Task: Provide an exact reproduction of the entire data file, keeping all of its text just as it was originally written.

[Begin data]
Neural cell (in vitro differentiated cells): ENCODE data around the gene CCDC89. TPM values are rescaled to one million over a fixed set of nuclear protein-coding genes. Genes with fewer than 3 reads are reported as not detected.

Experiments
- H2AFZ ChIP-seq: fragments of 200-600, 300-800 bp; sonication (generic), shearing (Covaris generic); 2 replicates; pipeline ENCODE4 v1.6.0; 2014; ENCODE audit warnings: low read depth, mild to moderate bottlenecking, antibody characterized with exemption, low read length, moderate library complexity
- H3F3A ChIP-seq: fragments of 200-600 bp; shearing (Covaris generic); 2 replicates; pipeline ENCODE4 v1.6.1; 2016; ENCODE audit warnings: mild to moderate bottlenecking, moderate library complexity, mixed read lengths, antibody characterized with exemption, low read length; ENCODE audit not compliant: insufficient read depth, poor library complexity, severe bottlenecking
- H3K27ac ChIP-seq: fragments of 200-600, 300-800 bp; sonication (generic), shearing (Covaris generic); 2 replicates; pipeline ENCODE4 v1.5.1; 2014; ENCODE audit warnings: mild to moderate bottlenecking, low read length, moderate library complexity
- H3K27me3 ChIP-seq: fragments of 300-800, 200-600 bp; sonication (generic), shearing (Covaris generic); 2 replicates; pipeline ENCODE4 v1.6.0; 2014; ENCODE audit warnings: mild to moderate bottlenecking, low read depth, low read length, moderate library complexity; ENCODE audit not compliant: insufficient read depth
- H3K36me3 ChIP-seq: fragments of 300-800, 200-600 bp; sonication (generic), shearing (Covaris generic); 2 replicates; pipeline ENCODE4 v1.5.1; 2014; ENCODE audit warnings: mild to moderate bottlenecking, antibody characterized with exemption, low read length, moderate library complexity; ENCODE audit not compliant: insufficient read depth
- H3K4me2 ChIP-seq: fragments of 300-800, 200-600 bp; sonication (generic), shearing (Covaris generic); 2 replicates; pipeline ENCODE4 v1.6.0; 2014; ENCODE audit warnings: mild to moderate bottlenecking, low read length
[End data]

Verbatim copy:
Neural cell (in vitro differentiated cells): ENCODE data around the gene CCDC89. TPM values are rescaled to one million over a fixed set of nuclear protein-coding genes. Genes with fewer than 3 reads are reported as not detected.

Experiments
- H2AFZ ChIP-seq: fragments of 200-600, 300-800 bp; sonication (generic), shearing (Covaris generic); 2 replicates; pipeline ENCODE4 v1.6.0; 2014; ENCODE audit warnings: low read depth, mild to moderate bottlenecking, antibody characterized with exemption, low read length, moderate library complexity
- H3F3A ChIP-seq: fragments of 200-600 bp; shearing (Covaris generic); 2 replicates; pipeline ENCODE4 v1.6.1; 2016; ENCODE audit warnings: mild to moderate bottlenecking, moderate library complexity, mixed read lengths, antibody characterized with exemption, low read length; ENCODE audit not compliant: insufficient read depth, poor library complexity, severe bottlenecking
- H3K27ac ChIP-seq: fragments of 200-600, 300-800 bp; sonication (generic), shearing (Covaris generic); 2 replicates; pipeline ENCODE4 v1.5.1; 2014; ENCODE audit warnings: mild to moderate bottlenecking, low read length, moderate library complexity
- H3K27me3 ChIP-seq: fragments of 300-800, 200-600 bp; sonication (generic), shearing (Covaris generic); 2 replicates; pipeline ENCODE4 v1.6.0; 2014; ENCODE audit warnings: mild to moderate bottlenecking, low read depth, low read length, moderate library complexity; ENCODE audit not compliant: insufficient read depth
- H3K36me3 ChIP-seq: fragments of 300-800, 200-600 bp; sonication (generic), shearing (Covaris generic); 2 replicates; pipeline ENCODE4 v1.5.1; 2014; ENCODE audit warnings: mild to moderate bottlenecking, antibody characterized with exemption, low read length, moderate library complexity; ENCODE audit not compliant: insufficient read depth
- H3K4me2 ChIP-seq: fragments of 300-800, 200-600 bp; sonication (generic), shearing (Covaris generic); 2 replicates; pipeline ENCODE4 v1.6.0; 2014; ENCODE audit warnings: mild to moderate bottlenecking, low read length